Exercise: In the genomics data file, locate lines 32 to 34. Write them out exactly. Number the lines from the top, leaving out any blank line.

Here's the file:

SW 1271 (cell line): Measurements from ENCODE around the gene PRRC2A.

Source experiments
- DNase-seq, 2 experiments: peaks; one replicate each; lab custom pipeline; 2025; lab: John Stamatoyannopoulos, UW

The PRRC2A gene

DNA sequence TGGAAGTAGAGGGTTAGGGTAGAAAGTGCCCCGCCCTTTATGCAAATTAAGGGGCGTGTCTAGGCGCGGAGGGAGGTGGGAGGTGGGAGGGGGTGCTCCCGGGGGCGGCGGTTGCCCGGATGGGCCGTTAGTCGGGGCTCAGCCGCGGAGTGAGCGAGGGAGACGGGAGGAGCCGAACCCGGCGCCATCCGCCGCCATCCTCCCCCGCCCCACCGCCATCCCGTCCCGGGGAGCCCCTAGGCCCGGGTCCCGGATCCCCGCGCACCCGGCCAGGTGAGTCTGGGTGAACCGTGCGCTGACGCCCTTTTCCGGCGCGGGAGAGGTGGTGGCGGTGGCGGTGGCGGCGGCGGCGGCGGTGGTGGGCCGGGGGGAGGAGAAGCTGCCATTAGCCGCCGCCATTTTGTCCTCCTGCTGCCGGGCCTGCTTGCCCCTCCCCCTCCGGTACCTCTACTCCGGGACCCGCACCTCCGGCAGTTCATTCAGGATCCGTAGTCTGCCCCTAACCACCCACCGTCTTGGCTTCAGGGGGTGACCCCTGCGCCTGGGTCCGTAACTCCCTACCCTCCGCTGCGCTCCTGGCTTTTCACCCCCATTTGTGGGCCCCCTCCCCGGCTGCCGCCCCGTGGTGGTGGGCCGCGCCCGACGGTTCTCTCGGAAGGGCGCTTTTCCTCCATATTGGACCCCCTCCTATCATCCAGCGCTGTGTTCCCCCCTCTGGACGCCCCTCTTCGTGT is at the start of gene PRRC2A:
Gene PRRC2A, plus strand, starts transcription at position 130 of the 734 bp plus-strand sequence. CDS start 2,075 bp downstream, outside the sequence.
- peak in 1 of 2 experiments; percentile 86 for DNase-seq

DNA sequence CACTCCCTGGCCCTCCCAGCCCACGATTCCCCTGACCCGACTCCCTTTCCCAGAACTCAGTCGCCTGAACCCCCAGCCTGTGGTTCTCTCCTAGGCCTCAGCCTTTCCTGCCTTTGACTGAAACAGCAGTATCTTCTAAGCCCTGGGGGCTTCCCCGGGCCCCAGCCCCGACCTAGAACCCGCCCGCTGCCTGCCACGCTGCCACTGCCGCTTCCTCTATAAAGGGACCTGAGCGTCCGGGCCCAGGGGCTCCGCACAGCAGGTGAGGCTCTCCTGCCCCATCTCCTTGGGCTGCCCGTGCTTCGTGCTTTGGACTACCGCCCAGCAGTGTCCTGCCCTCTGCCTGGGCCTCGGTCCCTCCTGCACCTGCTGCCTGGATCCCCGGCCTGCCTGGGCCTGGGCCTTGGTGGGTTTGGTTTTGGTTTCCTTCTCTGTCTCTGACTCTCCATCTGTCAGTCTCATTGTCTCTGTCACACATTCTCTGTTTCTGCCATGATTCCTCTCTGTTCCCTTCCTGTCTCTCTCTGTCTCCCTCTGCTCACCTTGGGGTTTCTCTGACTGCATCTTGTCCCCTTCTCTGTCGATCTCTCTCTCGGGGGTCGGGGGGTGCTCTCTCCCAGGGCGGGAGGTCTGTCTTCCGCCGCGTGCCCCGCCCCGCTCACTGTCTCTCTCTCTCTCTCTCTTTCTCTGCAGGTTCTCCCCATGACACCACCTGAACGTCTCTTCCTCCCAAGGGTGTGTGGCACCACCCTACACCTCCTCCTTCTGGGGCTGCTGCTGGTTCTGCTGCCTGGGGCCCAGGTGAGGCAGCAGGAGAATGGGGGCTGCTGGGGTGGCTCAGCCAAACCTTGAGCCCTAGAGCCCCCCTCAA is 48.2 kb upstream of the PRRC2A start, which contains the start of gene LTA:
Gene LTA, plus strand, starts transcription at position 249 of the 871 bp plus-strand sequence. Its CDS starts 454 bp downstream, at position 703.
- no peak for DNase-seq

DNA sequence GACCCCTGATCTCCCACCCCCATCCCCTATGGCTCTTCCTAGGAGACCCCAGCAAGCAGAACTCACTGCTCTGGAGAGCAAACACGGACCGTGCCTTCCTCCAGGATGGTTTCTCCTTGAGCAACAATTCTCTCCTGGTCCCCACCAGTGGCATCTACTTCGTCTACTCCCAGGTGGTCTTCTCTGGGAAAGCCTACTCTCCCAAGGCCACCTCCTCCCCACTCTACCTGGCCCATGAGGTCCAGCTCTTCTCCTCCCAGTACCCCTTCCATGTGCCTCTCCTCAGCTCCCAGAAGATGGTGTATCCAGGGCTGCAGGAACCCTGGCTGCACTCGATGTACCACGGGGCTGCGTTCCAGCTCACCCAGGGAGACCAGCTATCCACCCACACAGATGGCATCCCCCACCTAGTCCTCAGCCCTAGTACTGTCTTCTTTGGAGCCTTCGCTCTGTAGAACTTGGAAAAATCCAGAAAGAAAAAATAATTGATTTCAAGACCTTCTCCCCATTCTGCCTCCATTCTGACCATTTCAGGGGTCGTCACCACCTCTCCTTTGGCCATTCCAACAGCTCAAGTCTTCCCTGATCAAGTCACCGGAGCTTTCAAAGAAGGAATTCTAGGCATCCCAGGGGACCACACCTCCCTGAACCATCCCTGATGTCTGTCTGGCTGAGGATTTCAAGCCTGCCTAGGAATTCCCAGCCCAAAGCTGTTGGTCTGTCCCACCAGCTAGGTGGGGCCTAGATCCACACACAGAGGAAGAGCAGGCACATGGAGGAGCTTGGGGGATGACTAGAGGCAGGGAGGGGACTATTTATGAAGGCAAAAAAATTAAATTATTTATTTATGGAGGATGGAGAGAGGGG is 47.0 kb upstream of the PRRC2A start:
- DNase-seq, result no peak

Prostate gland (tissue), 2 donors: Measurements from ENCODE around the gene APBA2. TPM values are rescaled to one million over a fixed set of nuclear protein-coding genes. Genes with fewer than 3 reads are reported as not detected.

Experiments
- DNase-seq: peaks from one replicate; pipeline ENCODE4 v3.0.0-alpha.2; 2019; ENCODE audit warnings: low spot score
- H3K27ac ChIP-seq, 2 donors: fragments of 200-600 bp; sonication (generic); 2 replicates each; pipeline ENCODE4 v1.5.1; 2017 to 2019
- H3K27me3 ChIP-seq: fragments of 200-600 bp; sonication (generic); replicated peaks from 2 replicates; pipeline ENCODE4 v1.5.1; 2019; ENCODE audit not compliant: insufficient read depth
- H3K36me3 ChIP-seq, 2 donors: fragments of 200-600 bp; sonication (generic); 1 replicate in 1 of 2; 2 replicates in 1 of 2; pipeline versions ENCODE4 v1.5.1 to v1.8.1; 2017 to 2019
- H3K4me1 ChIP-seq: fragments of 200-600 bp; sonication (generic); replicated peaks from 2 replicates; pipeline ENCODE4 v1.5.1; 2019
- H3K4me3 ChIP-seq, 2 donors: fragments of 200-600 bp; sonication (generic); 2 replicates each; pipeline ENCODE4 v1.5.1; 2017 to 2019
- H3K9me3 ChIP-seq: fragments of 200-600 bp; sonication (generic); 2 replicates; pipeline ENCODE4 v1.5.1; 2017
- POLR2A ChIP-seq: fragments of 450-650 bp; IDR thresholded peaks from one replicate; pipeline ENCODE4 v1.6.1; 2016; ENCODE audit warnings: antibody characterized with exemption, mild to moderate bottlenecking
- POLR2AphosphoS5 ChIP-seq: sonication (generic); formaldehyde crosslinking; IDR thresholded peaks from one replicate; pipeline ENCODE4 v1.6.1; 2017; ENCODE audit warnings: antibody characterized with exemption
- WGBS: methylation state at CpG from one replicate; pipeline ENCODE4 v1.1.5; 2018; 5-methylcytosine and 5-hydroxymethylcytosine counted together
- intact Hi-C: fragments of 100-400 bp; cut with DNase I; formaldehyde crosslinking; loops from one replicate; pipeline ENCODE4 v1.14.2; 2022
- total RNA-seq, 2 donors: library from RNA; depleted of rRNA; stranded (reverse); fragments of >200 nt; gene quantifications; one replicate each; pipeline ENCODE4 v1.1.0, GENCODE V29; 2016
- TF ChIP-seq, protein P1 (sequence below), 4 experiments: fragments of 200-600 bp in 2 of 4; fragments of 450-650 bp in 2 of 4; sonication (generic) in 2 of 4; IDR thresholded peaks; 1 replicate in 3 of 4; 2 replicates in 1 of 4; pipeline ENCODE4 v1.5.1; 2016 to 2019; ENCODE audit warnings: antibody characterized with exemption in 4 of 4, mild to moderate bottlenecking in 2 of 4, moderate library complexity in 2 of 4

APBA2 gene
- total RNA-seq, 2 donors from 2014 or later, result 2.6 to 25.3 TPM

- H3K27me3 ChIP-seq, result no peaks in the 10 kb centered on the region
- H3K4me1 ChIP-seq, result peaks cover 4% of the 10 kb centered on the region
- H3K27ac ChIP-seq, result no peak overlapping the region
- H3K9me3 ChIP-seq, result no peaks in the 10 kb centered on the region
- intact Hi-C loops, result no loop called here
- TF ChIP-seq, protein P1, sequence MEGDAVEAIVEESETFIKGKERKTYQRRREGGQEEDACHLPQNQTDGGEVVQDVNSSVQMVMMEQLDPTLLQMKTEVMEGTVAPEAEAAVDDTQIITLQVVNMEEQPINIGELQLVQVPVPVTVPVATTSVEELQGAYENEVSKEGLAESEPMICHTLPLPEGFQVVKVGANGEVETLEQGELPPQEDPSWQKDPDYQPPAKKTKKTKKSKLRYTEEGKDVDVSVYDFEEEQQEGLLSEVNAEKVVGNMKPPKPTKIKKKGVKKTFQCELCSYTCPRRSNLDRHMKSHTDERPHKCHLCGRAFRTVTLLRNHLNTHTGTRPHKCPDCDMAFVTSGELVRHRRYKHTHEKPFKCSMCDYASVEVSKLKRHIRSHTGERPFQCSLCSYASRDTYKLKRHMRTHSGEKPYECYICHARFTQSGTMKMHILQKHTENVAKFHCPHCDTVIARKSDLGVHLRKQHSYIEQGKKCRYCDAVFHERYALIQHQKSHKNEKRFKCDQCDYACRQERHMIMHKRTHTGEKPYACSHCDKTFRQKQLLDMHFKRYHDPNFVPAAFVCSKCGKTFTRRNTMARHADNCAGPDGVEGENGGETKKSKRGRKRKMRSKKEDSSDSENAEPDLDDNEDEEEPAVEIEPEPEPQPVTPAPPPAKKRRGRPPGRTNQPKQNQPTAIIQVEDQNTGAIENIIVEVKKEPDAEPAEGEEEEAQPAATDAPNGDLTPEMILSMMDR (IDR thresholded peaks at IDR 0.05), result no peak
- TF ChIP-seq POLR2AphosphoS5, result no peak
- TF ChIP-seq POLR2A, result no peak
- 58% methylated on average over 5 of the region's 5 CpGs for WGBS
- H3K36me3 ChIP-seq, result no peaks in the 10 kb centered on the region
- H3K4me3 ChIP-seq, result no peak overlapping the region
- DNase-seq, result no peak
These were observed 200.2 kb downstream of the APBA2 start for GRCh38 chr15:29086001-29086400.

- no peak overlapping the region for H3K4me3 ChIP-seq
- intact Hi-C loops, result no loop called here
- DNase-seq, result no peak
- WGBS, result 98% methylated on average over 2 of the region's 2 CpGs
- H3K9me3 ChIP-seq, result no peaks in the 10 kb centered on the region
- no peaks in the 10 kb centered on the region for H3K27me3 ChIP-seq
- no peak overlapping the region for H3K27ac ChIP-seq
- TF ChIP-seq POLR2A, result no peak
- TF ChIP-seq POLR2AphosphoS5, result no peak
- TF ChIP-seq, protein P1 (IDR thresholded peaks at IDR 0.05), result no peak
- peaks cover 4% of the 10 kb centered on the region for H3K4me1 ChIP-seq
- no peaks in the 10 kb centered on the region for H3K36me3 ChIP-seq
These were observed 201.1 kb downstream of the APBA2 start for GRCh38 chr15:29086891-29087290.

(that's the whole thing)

- H3K27ac ChIP-seq, result no peak overlapping the region
- H3K9me3 ChIP-seq, result no peaks in the 10 kb centered on the region
- intact Hi-C loops, result no loop called here